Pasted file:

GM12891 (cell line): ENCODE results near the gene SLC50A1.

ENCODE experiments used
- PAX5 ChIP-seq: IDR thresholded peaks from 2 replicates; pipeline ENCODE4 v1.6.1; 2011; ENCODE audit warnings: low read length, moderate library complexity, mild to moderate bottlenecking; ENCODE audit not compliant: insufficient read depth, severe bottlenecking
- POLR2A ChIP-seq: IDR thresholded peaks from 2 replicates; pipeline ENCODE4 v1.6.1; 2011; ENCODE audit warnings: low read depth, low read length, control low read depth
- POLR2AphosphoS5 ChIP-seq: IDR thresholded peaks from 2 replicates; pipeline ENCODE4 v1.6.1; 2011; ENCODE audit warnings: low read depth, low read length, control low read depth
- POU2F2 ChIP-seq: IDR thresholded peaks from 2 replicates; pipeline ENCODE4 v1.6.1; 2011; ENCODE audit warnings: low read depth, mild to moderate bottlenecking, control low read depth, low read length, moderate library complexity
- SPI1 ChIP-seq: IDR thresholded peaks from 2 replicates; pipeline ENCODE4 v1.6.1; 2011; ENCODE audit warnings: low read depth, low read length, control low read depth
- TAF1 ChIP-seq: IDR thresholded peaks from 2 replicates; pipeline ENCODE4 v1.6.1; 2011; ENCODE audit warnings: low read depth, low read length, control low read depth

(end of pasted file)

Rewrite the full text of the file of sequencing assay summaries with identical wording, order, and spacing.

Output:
GM12891 (cell line): ENCODE results near the gene SLC50A1.

ENCODE experiments used
- PAX5 ChIP-seq: IDR thresholded peaks from 2 replicates; pipeline ENCODE4 v1.6.1; 2011; ENCODE audit warnings: low read length, moderate library complexity, mild to moderate bottlenecking; ENCODE audit not compliant: insufficient read depth, severe bottlenecking
- POLR2A ChIP-seq: IDR thresholded peaks from 2 replicates; pipeline ENCODE4 v1.6.1; 2011; ENCODE audit warnings: low read depth, low read length, control low read depth
- POLR2AphosphoS5 ChIP-seq: IDR thresholded peaks from 2 replicates; pipeline ENCODE4 v1.6.1; 2011; ENCODE audit warnings: low read depth, low read length, control low read depth
- POU2F2 ChIP-seq: IDR thresholded peaks from 2 replicates; pipeline ENCODE4 v1.6.1; 2011; ENCODE audit warnings: low read depth, mild to moderate bottlenecking, control low read depth, low read length, moderate library complexity
- SPI1 ChIP-seq: IDR thresholded peaks from 2 replicates; pipeline ENCODE4 v1.6.1; 2011; ENCODE audit warnings: low read depth, low read length, control low read depth
- TAF1 ChIP-seq: IDR thresholded peaks from 2 replicates; pipeline ENCODE4 v1.6.1; 2011; ENCODE audit warnings: low read depth, low read length, control low read depth